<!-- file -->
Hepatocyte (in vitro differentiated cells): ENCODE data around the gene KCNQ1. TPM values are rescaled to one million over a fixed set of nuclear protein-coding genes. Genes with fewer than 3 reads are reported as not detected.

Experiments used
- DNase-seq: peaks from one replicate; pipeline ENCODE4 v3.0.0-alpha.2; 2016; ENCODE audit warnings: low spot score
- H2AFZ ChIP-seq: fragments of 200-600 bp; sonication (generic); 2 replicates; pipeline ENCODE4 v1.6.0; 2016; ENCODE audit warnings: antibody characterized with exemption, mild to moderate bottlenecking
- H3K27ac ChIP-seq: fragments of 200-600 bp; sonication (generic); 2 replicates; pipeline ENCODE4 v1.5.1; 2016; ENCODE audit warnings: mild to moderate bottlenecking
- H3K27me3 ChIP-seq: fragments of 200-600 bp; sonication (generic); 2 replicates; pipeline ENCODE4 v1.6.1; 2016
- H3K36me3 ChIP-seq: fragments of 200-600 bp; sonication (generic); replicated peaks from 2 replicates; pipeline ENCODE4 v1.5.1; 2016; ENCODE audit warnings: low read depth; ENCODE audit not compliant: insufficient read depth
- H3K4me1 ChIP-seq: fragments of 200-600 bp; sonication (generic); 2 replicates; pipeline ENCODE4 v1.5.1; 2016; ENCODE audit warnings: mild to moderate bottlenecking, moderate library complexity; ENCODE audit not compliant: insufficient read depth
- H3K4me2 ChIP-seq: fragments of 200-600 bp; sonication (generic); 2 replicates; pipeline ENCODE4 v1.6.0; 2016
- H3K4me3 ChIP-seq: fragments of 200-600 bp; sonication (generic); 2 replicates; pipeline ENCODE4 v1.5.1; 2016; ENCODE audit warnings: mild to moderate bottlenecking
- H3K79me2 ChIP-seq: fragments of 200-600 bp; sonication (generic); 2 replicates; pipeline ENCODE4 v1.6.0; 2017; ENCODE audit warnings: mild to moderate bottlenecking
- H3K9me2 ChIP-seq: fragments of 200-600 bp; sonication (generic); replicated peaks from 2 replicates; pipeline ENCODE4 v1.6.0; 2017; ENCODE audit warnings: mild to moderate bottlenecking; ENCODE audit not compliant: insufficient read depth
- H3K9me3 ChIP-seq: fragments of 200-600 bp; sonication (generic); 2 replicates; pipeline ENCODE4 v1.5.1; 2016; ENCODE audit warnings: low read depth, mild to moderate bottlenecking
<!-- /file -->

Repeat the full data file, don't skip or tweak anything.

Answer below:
Hepatocyte (in vitro differentiated cells): ENCODE data around the gene KCNQ1. TPM values are rescaled to one million over a fixed set of nuclear protein-coding genes. Genes with fewer than 3 reads are reported as not detected.

Experiments used
- DNase-seq: peaks from one replicate; pipeline ENCODE4 v3.0.0-alpha.2; 2016; ENCODE audit warnings: low spot score
- H2AFZ ChIP-seq: fragments of 200-600 bp; sonication (generic); 2 replicates; pipeline ENCODE4 v1.6.0; 2016; ENCODE audit warnings: antibody characterized with exemption, mild to moderate bottlenecking
- H3K27ac ChIP-seq: fragments of 200-600 bp; sonication (generic); 2 replicates; pipeline ENCODE4 v1.5.1; 2016; ENCODE audit warnings: mild to moderate bottlenecking
- H3K27me3 ChIP-seq: fragments of 200-600 bp; sonication (generic); 2 replicates; pipeline ENCODE4 v1.6.1; 2016
- H3K36me3 ChIP-seq: fragments of 200-600 bp; sonication (generic); replicated peaks from 2 replicates; pipeline ENCODE4 v1.5.1; 2016; ENCODE audit warnings: low read depth; ENCODE audit not compliant: insufficient read depth
- H3K4me1 ChIP-seq: fragments of 200-600 bp; sonication (generic); 2 replicates; pipeline ENCODE4 v1.5.1; 2016; ENCODE audit warnings: mild to moderate bottlenecking, moderate library complexity; ENCODE audit not compliant: insufficient read depth
- H3K4me2 ChIP-seq: fragments of 200-600 bp; sonication (generic); 2 replicates; pipeline ENCODE4 v1.6.0; 2016
- H3K4me3 ChIP-seq: fragments of 200-600 bp; sonication (generic); 2 replicates; pipeline ENCODE4 v1.5.1; 2016; ENCODE audit warnings: mild to moderate bottlenecking
- H3K79me2 ChIP-seq: fragments of 200-600 bp; sonication (generic); 2 replicates; pipeline ENCODE4 v1.6.0; 2017; ENCODE audit warnings: mild to moderate bottlenecking
- H3K9me2 ChIP-seq: fragments of 200-600 bp; sonication (generic); replicated peaks from 2 replicates; pipeline ENCODE4 v1.6.0; 2017; ENCODE audit warnings: mild to moderate bottlenecking; ENCODE audit not compliant: insufficient read depth
- H3K9me3 ChIP-seq: fragments of 200-600 bp; sonication (generic); 2 replicates; pipeline ENCODE4 v1.5.1; 2016; ENCODE audit warnings: low read depth, mild to moderate bottlenecking